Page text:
In an effort to control him and spare their reputation he was kept in the family home as much as possible. Alas the sisters where not often present, leaving this duty mainly on their aged father. It was most certainly more than he could handle, Branwell became aggressive and volatile. During one episode he came close to burning down the house as he set his bed on fire, igniting his own clothes in the process. Thankfully Charlotte had been attending him at the time and was able to put out the fire. But this meant that he would spend the rest of his nights sleeping with his father for his own safety and his families. This didn’t sit well with Branwell, whose frustration grew more heated. He regularly got into fights if he left the home, both verbal and physical. At one dark point he threatened to kill his father, much to the disgust of his sisters. His relationship with his sisters fractured further, Branwell becoming so jaded that he took a family portrait he’d created and removed his likeness from it, replacing his figure with a pillar.
The final letter written by Branwell to a friend begging for just “5d (5 pence) worth of Gin. Because I know the good it will do me.” To be exchanged at a location away from his home away from his father’s eye. The letter in its entirety is a desperate and paranoid plea. He was lost to himself, his angered outbursts and despair being symptomatic of his frustration with his own situation and his family’s reactions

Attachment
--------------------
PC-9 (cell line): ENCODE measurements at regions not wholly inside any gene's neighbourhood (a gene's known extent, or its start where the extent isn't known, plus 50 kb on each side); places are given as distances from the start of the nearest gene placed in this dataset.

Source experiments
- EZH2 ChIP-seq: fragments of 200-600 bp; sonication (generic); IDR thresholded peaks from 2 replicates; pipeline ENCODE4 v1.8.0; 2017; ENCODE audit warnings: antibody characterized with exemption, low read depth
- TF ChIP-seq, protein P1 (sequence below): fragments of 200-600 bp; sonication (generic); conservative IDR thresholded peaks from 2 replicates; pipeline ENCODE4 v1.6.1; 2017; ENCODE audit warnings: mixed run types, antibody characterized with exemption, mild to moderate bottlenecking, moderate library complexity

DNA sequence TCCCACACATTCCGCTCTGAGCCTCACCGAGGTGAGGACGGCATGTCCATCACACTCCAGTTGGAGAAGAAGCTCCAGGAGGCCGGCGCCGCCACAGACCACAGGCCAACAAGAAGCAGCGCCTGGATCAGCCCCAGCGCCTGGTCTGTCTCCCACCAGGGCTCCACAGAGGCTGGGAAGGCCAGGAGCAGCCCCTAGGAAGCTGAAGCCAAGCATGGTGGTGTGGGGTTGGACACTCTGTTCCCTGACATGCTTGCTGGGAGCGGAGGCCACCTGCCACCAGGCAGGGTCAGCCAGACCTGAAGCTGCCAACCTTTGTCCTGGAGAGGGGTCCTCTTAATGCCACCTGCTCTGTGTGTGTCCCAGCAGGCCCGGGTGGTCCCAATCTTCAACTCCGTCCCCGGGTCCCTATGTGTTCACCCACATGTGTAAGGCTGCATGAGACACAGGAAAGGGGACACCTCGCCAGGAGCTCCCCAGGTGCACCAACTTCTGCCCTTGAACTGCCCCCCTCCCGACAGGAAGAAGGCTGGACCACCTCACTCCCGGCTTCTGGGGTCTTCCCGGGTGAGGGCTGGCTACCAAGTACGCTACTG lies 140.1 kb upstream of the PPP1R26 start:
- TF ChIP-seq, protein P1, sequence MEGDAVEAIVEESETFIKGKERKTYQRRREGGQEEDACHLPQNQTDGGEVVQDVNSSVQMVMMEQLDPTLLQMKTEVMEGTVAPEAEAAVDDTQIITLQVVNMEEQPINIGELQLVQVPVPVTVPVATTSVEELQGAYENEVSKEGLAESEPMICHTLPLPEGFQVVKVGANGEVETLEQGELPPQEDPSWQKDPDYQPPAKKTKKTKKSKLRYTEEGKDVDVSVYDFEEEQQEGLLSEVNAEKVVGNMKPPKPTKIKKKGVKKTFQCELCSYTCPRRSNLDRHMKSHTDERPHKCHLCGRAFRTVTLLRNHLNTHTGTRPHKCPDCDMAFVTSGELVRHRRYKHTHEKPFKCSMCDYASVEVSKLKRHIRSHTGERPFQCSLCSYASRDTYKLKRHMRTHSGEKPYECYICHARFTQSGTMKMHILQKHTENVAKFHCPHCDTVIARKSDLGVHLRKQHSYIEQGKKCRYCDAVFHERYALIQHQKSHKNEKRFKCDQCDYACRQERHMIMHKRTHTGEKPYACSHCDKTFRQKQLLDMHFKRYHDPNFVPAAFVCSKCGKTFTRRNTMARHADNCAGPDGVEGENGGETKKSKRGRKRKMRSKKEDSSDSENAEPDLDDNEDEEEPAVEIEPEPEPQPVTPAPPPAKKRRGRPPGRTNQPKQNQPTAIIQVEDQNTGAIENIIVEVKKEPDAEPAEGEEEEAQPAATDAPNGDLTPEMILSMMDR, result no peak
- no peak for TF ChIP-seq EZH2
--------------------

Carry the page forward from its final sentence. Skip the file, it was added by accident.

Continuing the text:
Weeks later on the 24th September 1848, Branwell died in the family home from what is assumed to have been tuberculosis. The illness was however likely aggravated by his alcoholism and drug abuse. Some reports from ‘witnesses’ claim that he used all of his will power to stand up in his final moments. This claim comes from a third hand biography of Charlotte Bronte, written by Elizabeth Gaskill years after all the siblings had died, it is probably an exaggeration. What is more probable is that he was more delirious than lucid at the time of his death. Being that he was suffering from alcohol withdrawal and had increased his consumption of Laudanum and opium to cope with the pains. When we consider “chronic bronchitis-marasmus” was originally recorded as his cause of death it gives us a good image of his physical state, breathing issues, coughing, malnutrition and weakness. All symptomatic of his addictions making matters worse to the extent they misunderstood the illness.
Branwell was a deeply troubled individual. For decades he vanished into obscurity only remembered by few as a brutish rouge. However it seems apparent to me that he was one of the many cases of great potential falling into unfortunate circumstances. His legacy may have been sealed in his influence on his sisters and community. Some scholars claim that Emily Bronte’s Wuthering heights took the inspiration for Heathcliff and Hindley from Branwell’s life. Heathcliff shares his temper and wild nature with a touch of magnetism while Hindley descends into alcoholism and gambling with developing abusive tendencies. In more recent years there have been moves towards redemption, people have explored his life in more detail with the mindful understanding we now have towards addiction. This is reflective of our need to re-examine figures from history with new perspectives, removing bias that may have shadowed them in their time. The sheer amount of figures who, like Branwell, slipped through the cracks of history deserve a second glance.